Glenn Hundertmark is the North American environmental manager at Harsco, the industrial company that provides the county with slag. He said there aren’t health or environmental risks tied with the material.

“We believe that any claims otherwise are completely meritless and based on mischaracterized, misinterpreted data,” Hundertmark said.

Hundertmark requested time to provide additional information. He said samples of the slag were taken recently with the Iowa Department of Natural Resources and results should be available soon.

Former ‘To Catch a Predator’ host Chris Hansen arrested in Connecticut

STAMFORD, Conn. — Chris Hansen, best known as the former host of NBC’s “To Catch a Predator,” turned himself in to police in Connecticut on Monday on charges of issuing a bad check.

The 59-year-old allegedly failed to pay a $13,000 bill despite a police warning, according to the Stamford Advocate.

Hansen allegedly ordered 355 ceramic mugs, 288 T-shirts and 650 vinyl decals from Promotional Sales Limited in Stamford, Conn., receiving an invoice for $12,998.05 in September 2017.

Owner Peter Psichopaidas then filed a complaint in April, saying a check he received had bounced.

An apologetic Hansen offered to make partial payments, but the money never came, according to an arrest affidavit, which notes Hansen also bailed after agreeing to give a statement to police.

The charges came after Hansen was warned he could be arrested for larceny, according to investigator Sean Coughlin. “I told Chris … that nearly $13,000 is a lot of money to a ‘mom-and-pop’ business and it is not fair that he accepted the material but hasn’t paid for it,” he writes.

Per The Wrap, Hansen previously offered coffee mugs and T-shirts as a way to attract investors to a 2015 Kickstarter campaign intended to revive “To Catch a Predator,” which NBC canceled. (The campaign worked, sort of.)

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Scammer poses as Davenport police over the phone

DAVENPORT, Iowa- The Davenport Police Department warns against a telephone scammer impersonating the police.

In a recent Facebook post the Davenport Police say a scam is  falsely threatening locals with arrest. The scammer uses an app to appear as the Davenport Police on caller ID. Then the scammer warns victims they will be arrested unless they pay a large fine. Instructions are then given on how to pay the fine over the phone with a pre-paid charge card.

The Davenport police say they don’t solicit money over the phone. Plus, legal fines cannot be paid on those type of pre-paid cards.

They ask if you receive a call, don’t pay the fine and report the call to the Davenport Police Department at 563-326-7979.

US service members killed in ISIS-claimed attack in Syria

(CNN) — ISIS has claimed responsibility for a deadly explosion that killed US service members in the Syrian city of Manbij on Wednesday.

US service members were killed in the attack, according to a tweet from the spokesperson for the US-led coalition Operation Inherent Resolve.

“U.S. service members were killed during an explosion while conducting a routine patrol in Syria today. We are still gathering information and will share additional details at a later time,” the tweet said.

The coalition has not said how many service members were killed. Prior to Wednesday’s attack, only two US service members had been killed in action in Syria since the start of the campaign in 2014.

There were several reported casualties in the city a militia controlling the city and a UK-based monitoring group said.

The ISIS-affiliated Amaq agency said the attack in the northern city of Manbij was carried out by a suicide bomber with an explosive vest.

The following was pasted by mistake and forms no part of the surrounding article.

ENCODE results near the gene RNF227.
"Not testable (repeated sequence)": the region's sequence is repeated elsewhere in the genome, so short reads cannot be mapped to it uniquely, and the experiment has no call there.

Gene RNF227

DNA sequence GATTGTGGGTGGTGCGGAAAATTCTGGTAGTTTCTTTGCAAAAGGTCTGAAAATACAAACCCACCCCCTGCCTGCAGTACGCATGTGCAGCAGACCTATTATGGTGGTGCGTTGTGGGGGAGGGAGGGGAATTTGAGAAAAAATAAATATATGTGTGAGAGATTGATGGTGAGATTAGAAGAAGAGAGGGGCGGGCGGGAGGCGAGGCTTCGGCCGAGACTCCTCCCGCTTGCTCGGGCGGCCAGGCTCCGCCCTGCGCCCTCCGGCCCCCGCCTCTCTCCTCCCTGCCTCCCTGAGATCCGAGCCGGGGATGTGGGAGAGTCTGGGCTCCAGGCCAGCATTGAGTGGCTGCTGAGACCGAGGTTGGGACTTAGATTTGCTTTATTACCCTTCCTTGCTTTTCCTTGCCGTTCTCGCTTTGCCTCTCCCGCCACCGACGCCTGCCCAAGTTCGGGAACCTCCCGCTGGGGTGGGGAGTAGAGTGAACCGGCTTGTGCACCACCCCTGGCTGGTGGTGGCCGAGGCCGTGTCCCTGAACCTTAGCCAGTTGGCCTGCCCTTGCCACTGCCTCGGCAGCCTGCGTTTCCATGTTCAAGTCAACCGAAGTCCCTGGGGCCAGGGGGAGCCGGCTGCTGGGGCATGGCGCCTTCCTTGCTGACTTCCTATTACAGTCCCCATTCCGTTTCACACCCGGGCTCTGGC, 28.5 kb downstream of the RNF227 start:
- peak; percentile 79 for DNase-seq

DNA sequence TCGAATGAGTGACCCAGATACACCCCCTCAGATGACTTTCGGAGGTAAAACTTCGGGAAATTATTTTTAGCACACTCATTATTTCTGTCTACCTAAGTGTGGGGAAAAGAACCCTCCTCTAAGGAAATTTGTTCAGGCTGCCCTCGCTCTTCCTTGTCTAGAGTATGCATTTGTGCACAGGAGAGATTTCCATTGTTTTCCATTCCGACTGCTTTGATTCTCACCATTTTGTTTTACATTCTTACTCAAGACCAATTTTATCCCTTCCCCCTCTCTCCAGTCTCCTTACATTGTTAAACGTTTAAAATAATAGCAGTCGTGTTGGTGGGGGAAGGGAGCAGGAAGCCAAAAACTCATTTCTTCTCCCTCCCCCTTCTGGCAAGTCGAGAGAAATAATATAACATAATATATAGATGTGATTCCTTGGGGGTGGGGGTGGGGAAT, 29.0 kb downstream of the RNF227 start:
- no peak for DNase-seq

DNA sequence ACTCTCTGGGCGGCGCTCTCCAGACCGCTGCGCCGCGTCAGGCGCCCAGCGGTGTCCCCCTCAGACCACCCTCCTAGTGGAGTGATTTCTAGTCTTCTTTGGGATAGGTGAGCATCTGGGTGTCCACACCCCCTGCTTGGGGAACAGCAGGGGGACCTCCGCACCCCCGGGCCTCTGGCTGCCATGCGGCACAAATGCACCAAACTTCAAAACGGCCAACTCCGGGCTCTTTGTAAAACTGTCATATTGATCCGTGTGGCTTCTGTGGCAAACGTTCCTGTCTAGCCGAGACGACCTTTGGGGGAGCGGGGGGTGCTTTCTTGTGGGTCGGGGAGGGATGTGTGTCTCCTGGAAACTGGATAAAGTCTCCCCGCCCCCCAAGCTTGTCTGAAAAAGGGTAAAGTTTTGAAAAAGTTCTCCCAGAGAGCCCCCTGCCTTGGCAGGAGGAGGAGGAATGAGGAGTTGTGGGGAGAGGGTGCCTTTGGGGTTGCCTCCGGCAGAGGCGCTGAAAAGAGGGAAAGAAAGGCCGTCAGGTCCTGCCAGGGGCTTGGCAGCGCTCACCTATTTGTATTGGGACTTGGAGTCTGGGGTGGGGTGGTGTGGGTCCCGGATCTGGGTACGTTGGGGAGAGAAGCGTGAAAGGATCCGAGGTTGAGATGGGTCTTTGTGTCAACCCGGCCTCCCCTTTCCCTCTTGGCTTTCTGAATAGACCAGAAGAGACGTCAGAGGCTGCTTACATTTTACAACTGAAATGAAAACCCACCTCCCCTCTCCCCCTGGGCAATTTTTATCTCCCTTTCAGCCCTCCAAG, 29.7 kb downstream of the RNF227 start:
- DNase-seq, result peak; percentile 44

“An explosion in Manbij’s busy market street, initial reports of casualties,” spokesman of the Manbij military council Shervan Darwish wrote on Twitter.

The UK-based Syrian Observatory for Human Rights said at least eight people were killed.

A spokesperson for Operation Inherent Resolve tweeted Wednesday that the coalition is “still gathering information” about the explosion.

White House spokeswoman Sarah Sanders said President Donald Trump has been briefed on the situation. Vice President Mike Pence has also been briefed, according to a tweet from his press secretary.

However, Pence made no mention of the attack or the deaths of US service members while making remarks at the Global Chiefs of Mission conference at the US State Department Wednesday, claiming “The caliphate has crumbled, and ISIS has been defeated.”

The attack comes less than a month after Trump announced that US troops would withdraw from Syria. In making his announcement, Trump declared in a video released on Twitter: “We have won against ISIS. We’ve beaten them and we’ve beaten them badly. We’ve taken back the land and now it’s time for our troops to come back home.”

The US has about 2,000 troops in Syria, with no specific date for their withdrawal. Last week, the US began withdrawing some military ground equipment from Syria, according to an administration official with direct knowledge of the operation.

Republican Sen. Lindsey Graham, who was a harsh critic of Trump’s plans to bring home US troops from Syria when the decision was announced earlier in December, said Wednesday that he is concerned that the President’s statements about withdrawing from Syria have emboldened the enemy.

“My concern, by the statements made by President Trump, is that you set in motion enthusiasm by the enemy we’re fighting. You make people we’re trying to help wonder about us. And as they get bolder, the people we’re trying to help are going to get more uncertain. I saw this in Iraq. And I’m now seeing it in Syria,” Graham said during impromptu remarks at a Judiciary Committee hearing on Attorney General nominee William Barr.

“Every American wants our troops to come home, but I think all of us want to make sure that when they do come home, we’re safe,” he added. “So I would hope the President would look long at hard at where he’s headed in Syria. I know people are frustrated, but we’re never going to be safe here unless we’re willing to help people over there who will stand up against this radical ideology.”